- If New York’s Department of Labor has its way, salaries for exempt employees could go higher than the increases the new overtime regulations have set, according to a report from Littler. NYDOL’s proposal raises the salary minimum thresholds that make workers ineligible for overtime, substantially increasing their earnings in some cases
- Minimum thresholds will differ based on a company’s size and location. This means that exempt salaries under the NYDOL’s Wage Orders will vary across the state. For exempt employees, those classified as executive or administrative, at large companies, minimum salaries are projected to reach $1,125 a week by 2019, exceeding the new FLSA exemption by $200. For smaller companies with 10 or fewer employees, minimum salaries could reach $975 by 2019. Minimum thresholds for white-collar workers in upstate New York won’t exceed those set by the overtime rule.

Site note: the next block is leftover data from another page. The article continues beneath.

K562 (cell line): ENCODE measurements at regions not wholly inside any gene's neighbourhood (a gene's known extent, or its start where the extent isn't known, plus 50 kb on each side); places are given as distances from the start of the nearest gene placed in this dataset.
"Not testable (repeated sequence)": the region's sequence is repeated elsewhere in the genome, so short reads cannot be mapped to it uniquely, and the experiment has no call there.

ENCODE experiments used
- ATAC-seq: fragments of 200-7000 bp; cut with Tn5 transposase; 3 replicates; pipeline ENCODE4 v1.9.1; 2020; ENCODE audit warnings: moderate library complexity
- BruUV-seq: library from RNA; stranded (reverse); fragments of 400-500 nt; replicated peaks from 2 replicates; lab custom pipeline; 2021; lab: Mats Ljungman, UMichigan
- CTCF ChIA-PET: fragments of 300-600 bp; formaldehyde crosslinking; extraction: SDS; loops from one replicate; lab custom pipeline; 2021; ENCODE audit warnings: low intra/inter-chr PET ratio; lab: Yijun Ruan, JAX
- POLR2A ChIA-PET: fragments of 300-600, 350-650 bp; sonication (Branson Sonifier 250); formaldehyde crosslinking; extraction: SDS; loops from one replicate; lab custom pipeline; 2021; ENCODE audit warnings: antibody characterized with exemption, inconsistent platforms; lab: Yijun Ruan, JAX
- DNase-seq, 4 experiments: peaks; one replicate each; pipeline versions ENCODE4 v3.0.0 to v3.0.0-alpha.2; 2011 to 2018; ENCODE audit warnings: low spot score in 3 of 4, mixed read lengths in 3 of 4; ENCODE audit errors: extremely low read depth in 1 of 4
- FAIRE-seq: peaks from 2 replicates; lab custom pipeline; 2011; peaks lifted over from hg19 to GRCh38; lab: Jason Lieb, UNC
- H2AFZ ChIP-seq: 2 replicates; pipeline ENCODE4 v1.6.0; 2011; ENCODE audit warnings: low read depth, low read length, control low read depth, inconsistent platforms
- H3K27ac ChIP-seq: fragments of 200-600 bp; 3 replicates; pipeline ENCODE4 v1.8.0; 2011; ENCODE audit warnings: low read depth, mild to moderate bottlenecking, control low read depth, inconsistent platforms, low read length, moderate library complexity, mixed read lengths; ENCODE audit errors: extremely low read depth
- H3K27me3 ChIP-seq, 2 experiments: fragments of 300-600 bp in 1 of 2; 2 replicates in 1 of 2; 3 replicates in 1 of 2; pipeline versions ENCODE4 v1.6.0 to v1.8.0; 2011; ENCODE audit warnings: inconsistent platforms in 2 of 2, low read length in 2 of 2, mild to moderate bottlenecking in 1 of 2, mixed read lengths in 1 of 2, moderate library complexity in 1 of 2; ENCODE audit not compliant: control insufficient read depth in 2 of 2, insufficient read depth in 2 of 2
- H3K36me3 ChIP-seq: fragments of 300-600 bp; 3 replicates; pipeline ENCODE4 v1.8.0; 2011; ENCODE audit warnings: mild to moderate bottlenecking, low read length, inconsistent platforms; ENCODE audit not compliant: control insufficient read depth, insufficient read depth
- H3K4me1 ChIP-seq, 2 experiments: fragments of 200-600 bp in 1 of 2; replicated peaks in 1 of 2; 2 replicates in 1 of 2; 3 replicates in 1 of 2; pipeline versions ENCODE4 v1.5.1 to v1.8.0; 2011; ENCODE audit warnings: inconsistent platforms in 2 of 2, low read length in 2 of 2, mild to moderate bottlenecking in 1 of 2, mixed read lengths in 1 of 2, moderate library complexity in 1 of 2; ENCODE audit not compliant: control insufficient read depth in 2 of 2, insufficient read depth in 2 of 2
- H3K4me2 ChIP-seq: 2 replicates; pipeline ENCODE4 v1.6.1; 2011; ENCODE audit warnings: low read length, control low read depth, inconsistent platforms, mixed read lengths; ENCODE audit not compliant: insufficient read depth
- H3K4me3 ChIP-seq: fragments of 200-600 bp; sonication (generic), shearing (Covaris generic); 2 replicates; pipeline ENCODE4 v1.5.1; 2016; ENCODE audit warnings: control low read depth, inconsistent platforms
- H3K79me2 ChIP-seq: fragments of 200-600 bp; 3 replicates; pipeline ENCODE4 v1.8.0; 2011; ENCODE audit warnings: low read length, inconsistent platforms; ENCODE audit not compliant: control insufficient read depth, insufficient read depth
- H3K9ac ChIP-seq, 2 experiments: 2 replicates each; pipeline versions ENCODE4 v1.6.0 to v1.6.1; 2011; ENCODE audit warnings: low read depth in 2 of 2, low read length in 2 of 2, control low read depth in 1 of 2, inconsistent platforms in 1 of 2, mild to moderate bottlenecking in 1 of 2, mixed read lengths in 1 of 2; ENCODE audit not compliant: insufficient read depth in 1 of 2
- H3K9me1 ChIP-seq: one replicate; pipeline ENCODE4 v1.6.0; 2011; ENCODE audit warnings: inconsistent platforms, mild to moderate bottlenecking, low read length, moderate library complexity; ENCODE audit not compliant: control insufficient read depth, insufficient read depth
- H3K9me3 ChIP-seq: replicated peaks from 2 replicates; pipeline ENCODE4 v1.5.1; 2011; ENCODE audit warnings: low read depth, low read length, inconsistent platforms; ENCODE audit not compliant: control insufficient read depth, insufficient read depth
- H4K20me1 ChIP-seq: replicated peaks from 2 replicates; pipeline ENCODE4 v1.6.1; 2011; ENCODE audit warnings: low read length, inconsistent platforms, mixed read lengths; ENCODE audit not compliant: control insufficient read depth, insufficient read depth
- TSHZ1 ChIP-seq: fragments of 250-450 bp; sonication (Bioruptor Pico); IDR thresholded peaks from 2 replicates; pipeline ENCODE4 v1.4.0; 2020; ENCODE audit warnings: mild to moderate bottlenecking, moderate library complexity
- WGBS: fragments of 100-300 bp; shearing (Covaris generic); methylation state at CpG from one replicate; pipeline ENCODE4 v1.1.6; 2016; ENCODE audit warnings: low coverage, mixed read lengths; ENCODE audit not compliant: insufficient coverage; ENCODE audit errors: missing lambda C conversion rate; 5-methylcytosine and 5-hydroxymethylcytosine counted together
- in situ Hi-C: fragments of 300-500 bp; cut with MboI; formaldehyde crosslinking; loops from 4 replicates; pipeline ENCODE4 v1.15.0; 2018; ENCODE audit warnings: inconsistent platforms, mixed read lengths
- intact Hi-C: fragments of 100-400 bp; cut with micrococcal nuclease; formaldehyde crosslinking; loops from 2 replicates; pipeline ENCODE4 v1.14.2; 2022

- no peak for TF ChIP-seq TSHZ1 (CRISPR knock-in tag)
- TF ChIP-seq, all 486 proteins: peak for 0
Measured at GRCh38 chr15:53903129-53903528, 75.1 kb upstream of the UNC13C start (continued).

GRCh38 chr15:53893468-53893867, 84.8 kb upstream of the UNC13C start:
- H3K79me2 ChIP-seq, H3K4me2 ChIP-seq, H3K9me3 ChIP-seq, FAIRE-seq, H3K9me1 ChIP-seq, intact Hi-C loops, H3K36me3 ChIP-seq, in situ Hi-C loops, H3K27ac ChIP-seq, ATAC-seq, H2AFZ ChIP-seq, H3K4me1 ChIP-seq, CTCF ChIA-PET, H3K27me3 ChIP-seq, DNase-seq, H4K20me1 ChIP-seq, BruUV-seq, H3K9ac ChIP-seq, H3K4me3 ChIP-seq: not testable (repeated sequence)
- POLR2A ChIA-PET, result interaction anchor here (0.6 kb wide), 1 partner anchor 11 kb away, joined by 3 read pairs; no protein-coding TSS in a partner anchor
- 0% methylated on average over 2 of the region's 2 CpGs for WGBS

- The hospitality industry has yearly wage order increases for uniform maintenance. Increased allowances for uniform maintenance begin Dec. 31, and are based on company size and location, as well as the total number of hours an employee works a week. The new overtime rule under FLSA becomes effective on Dec.1, 2016.
Although these minimum thresholds are specific to New York state, they’re one example of how the new overtime rule is affecting the workplace. Employers have filed emergency injunctions and summary judgments to stop the newest FLSA regulation before its Dec. 1 enactment, but the consensus among industry observers seems to be that employers should prepare as if the law will be successfully enacted.
Companies likely to be affected by the salary threshold proposal should start reviewing these projected increases before deciding on raises or job reclassifications. Organizations across the country should note the examples of competitors who have already acted to comply successfully with the changes.